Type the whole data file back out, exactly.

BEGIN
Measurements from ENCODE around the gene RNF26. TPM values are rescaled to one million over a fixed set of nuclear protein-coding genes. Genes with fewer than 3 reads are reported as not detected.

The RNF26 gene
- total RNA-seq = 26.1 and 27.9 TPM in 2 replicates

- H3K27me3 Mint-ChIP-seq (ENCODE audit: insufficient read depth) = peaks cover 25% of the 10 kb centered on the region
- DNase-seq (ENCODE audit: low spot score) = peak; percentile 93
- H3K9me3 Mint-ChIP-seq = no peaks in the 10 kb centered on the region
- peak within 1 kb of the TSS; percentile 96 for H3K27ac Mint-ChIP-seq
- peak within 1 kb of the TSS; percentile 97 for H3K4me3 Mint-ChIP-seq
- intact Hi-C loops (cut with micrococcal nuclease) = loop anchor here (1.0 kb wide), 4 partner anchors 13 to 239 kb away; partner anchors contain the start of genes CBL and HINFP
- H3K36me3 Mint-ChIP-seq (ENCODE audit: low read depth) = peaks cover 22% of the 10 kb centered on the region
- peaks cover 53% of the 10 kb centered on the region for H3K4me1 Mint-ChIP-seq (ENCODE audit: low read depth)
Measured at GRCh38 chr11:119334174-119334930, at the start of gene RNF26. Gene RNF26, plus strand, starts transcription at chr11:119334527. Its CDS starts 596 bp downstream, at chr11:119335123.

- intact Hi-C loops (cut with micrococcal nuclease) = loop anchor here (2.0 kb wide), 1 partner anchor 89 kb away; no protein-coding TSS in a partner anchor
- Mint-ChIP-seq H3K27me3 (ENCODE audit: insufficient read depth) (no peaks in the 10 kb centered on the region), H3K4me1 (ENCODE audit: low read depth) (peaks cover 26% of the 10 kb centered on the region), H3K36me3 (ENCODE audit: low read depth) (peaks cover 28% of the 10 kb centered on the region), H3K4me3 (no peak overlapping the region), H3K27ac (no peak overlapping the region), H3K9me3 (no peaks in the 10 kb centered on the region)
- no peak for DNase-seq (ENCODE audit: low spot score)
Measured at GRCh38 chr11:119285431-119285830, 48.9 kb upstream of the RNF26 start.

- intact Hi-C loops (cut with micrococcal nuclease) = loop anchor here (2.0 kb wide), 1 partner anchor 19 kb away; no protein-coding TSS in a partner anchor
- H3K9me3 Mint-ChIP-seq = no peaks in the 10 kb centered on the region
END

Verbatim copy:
Measurements from ENCODE around the gene RNF26. TPM values are rescaled to one million over a fixed set of nuclear protein-coding genes. Genes with fewer than 3 reads are reported as not detected.

The RNF26 gene
- total RNA-seq = 26.1 and 27.9 TPM in 2 replicates

- H3K27me3 Mint-ChIP-seq (ENCODE audit: insufficient read depth) = peaks cover 25% of the 10 kb centered on the region
- DNase-seq (ENCODE audit: low spot score) = peak; percentile 93
- H3K9me3 Mint-ChIP-seq = no peaks in the 10 kb centered on the region
- peak within 1 kb of the TSS; percentile 96 for H3K27ac Mint-ChIP-seq
- peak within 1 kb of the TSS; percentile 97 for H3K4me3 Mint-ChIP-seq
- intact Hi-C loops (cut with micrococcal nuclease) = loop anchor here (1.0 kb wide), 4 partner anchors 13 to 239 kb away; partner anchors contain the start of genes CBL and HINFP
- H3K36me3 Mint-ChIP-seq (ENCODE audit: low read depth) = peaks cover 22% of the 10 kb centered on the region
- peaks cover 53% of the 10 kb centered on the region for H3K4me1 Mint-ChIP-seq (ENCODE audit: low read depth)
Measured at GRCh38 chr11:119334174-119334930, at the start of gene RNF26. Gene RNF26, plus strand, starts transcription at chr11:119334527. Its CDS starts 596 bp downstream, at chr11:119335123.

- intact Hi-C loops (cut with micrococcal nuclease) = loop anchor here (2.0 kb wide), 1 partner anchor 89 kb away; no protein-coding TSS in a partner anchor
- Mint-ChIP-seq H3K27me3 (ENCODE audit: insufficient read depth) (no peaks in the 10 kb centered on the region), H3K4me1 (ENCODE audit: low read depth) (peaks cover 26% of the 10 kb centered on the region), H3K36me3 (ENCODE audit: low read depth) (peaks cover 28% of the 10 kb centered on the region), H3K4me3 (no peak overlapping the region), H3K27ac (no peak overlapping the region), H3K9me3 (no peaks in the 10 kb centered on the region)
- no peak for DNase-seq (ENCODE audit: low spot score)
Measured at GRCh38 chr11:119285431-119285830, 48.9 kb upstream of the RNF26 start.

- intact Hi-C loops (cut with micrococcal nuclease) = loop anchor here (2.0 kb wide), 1 partner anchor 19 kb away; no protein-coding TSS in a partner anchor
- H3K9me3 Mint-ChIP-seq = no peaks in the 10 kb centered on the region